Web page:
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					EDUCATIONAL IMPLICATIONS Although the creativity research is not always conclusive, there does appear to be sufficient evidence to warrant the consideration of its educational implications. The study of creativity, rather than being an exact science, appears to be like a diamond. It is certainly worthwhile and you can see the entire jewel, or you can focus on one of its many facets. When your attention is directed at only one of the facets, care must be taken to avoid the tendency to forget that you are only looking ay one part and not the whole. Real value, operationally, occurs when all facets are taken into consideration. Even then, there remain many critical issues to be investigated to shed further light on the conceptions of creativity and their educational implications. Investigation and analysis of creativity is facilitated when consideration is given to each of its facets. This section will provide a brief summary of each of the four facets of creativity. It is beyond the scope of this paper to provide a comprehensive overview and summary of creativity research findings, as this has been done elsewhere (see Bloomberg, 1973; Guilford, 1977; Isaksen, 1985; MacKinnon, 1978; Parnes and Harding, 1962; Rothenberg and Hausman, 1976; Stein, 1974; Taylor and Getzels, 1975; Torrance, 1979). Following the brief summary, the implications for educational planning and practice will be outlined.

MOTIVATING STUDENTS TO ENGAGE IN CLASS ACTIVITIES It only makes sense that the more interesting an assignment is, the more likely students are to immerse themselves in the task and stick with it through completion. Even highly motivated students need schoolwork that actively engages them by building on their interests and prior knowledge. But what makes a task more interesting? What causes a student to be more engaged by one project than another? How can teachers design work that will keep students' attention at the same time it draws them more deeply into the process of learning? Research tells us that the teachers who are most successful in engaging students develop activities with students' basic psychological and intellectual needs in mind (Ames, 1992; Anderman & Midgley, 1998; Strong et al., 1995). In general, students need work that develops their sense of competency, allows them to develop connections with others, gives them some degree of autonomy, and provides opportunities for originality and self-expression (Anderman & Midgely, 1998; Strong et al., 1995). The challenge teachers face, then, is to create a learning environment that attends to all or most of these needs. Following is a list of suggestions for designing more engaging in-class activities and increasing the amount of time students spend on task. 1. Ensure course materials relate to students' lives and highlight ways learning can be applied in real-life situations (Lumsden, 1994; Skinner & Belmont, 1991). Schoolwork should be meaningful to students outside the school building, as well as within. Students are more engaged in activities when they can build on prior knowledge and draw clear connections between what they are learning and the world they live in. They also need to feel that "school work is significant, valuable, and worthy of their efforts" (Policy Studies Associates, 1995).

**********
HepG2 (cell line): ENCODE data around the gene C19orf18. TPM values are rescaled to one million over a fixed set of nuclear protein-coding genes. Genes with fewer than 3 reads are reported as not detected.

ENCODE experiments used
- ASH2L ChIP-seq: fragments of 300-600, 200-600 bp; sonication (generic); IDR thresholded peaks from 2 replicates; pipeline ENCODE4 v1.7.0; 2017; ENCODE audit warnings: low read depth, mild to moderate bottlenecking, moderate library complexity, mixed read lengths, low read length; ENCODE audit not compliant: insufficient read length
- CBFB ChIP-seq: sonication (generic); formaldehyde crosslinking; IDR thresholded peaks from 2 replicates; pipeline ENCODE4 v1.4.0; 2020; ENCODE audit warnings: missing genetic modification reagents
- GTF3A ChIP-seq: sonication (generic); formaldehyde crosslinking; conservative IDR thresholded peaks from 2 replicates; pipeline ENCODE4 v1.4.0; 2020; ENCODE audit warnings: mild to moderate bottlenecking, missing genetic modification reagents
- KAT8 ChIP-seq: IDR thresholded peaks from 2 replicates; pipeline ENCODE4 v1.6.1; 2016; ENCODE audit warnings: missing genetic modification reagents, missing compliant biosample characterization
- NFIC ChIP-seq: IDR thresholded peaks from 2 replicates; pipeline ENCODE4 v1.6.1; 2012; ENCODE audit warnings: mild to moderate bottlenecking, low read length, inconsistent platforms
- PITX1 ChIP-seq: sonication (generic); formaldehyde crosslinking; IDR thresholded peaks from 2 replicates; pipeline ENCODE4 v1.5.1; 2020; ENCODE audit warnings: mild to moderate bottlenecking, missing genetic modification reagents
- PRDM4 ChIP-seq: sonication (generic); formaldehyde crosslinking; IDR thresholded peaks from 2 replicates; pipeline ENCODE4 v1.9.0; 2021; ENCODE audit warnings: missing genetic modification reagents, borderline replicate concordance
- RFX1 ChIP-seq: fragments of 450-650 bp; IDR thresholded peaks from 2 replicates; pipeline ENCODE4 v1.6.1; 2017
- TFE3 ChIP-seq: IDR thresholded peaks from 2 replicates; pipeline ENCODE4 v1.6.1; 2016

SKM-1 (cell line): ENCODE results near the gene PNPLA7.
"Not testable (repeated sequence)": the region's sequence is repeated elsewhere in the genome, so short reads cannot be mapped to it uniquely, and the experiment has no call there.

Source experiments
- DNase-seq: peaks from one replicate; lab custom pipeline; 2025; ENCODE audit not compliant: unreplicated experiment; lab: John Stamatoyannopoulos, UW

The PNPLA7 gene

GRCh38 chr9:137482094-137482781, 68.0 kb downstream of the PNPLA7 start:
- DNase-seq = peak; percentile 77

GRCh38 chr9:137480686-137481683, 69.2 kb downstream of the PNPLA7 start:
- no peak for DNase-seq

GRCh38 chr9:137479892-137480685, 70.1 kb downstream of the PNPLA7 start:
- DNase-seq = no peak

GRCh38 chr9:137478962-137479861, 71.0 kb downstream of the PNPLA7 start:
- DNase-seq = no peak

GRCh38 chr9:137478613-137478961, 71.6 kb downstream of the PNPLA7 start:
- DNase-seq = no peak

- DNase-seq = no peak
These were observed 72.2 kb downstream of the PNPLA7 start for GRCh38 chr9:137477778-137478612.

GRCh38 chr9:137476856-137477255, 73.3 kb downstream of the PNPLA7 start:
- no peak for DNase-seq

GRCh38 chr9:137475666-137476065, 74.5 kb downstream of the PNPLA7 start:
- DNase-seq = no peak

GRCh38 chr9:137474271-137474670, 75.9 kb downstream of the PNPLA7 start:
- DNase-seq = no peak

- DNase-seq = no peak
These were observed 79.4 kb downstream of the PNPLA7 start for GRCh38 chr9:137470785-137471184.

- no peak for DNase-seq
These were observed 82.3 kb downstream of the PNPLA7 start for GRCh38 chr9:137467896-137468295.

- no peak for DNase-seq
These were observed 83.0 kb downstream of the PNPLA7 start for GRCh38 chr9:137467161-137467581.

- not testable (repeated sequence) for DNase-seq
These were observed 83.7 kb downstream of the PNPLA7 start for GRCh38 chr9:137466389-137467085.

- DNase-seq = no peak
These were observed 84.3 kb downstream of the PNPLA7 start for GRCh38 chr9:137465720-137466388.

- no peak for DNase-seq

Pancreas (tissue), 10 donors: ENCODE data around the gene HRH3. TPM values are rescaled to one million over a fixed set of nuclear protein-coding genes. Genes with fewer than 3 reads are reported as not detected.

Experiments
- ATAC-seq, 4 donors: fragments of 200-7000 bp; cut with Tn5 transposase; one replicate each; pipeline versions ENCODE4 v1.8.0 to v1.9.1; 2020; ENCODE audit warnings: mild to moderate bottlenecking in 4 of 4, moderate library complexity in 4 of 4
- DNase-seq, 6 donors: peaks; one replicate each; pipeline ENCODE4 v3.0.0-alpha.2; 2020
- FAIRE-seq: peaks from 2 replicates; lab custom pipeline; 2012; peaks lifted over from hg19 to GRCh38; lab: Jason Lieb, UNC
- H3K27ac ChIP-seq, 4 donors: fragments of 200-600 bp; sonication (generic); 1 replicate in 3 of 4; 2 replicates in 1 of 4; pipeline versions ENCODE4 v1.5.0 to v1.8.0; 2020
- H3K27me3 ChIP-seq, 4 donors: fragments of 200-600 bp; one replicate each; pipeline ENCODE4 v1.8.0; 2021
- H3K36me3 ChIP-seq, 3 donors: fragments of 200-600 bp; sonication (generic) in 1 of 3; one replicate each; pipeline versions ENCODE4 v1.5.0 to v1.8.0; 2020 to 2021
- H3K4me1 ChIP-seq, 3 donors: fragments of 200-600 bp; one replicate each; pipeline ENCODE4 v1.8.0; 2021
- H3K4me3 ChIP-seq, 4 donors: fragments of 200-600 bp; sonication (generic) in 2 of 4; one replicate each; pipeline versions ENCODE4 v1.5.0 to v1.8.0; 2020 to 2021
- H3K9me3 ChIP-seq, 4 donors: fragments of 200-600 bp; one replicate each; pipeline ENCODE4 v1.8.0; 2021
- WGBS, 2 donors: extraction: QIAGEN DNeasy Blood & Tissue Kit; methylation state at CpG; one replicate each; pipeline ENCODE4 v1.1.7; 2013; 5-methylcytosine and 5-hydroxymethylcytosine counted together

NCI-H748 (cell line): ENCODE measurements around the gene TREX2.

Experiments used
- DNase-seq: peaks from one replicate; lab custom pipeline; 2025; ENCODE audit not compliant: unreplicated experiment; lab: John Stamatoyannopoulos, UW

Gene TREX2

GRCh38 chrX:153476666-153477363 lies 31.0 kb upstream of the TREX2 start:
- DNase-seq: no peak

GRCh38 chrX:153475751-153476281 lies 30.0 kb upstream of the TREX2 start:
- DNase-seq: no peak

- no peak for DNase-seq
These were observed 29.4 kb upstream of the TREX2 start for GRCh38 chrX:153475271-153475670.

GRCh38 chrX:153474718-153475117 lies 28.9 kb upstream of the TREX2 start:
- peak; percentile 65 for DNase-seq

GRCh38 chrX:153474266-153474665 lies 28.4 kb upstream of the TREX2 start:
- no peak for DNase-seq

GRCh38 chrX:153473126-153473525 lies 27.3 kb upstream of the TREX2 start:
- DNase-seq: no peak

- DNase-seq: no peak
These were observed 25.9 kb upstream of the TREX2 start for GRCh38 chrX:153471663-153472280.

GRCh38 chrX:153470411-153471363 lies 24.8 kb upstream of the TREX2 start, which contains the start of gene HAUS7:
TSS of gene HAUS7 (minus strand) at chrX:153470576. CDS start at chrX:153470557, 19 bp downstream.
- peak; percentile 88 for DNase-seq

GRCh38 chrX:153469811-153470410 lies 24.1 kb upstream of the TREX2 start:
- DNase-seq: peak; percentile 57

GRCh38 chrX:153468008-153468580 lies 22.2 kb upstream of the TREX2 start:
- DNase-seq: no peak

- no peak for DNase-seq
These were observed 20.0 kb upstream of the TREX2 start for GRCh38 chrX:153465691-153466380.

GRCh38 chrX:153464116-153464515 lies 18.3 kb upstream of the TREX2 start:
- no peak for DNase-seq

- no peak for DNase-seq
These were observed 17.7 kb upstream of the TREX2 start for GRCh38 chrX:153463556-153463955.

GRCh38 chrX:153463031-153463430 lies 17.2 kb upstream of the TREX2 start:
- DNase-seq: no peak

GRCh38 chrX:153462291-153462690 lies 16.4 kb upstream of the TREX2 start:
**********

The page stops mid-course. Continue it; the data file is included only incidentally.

2. Allow students to have some degree of control over learning (Brooks et al., 1998). This can be done in any number of ways, from giving students choices between different assignments, to minimizing adult supervision over group projects, to letting students monitor and evaluate their own progress (Anderman & Midgley, 1998; Dev, 1997; Policy Studies Associates, 1995). Anderman & Midgely (1998) note that this doesn't mean teachers must relinquish control of the classroom: "Even small opportunities for choice, such as whether to work with a partner or independently" (p. 3) give students a greater sense of autonomy. 3. Assign challenging but achievable tasks for all students, including at-risk, remedial, and learning disabled students. Tasks that seem impossible easily discourage learners, as do those tasks that are rote and repetitive (Dev, 1997; Policy Studies Associates, 1995). Remedial programs that limit students to repetitive basic skills activities actually "prompt students' lack of engagement in their schoolwork and frequently result in limited achievement" (Policy Studies Associates, 1995). Students need to feel successful and that they've earned success. 4. Arouse students' curiosity about the topic being studied. Strong, Silver, and Robinson (1995) suggest using the "mystery" approach, in which students are presented with fragmentary or contradictory information about a subject and are then asked to examine available evidence to develop their own hypotheses. This kind of activity also builds on students' needs for competence and autonomy, giving students an opportunity to direct inquiry and "discover for themselves." 5. Design projects that allow students to share new knowledge with others. Strong, Silver & Robinson (1995) observe that when students do assignments that only the teacher will read, they are entering into a nonreciprocal relationship. More often than not, the teacher already knows and has no real need for the information the student is providing him or her. Projects are more engaging when students share what they are learning in reciprocal relationships, as in collaborative projects where each student's knowledge is needed by others in the group to complete an assignment. It is also important to note that, in addition to instructional practice, certain elements of the classroom environment, such as seating arrangements and student behavior, will influence how long students remain on task and engaged in their work. Bonus and Riordan (1998) suggest teachers consider the goals of individual activities when determining how to arrange seats in the classroom. In their research into on-task behavior in second- and third-grade classrooms, they found that students remained engaged in learning longer when desks were arranged appropriately for the task at hand: U-shaped arrangements for class discussions, rows for test taking, etc. (Bonus & Riordan, 1998).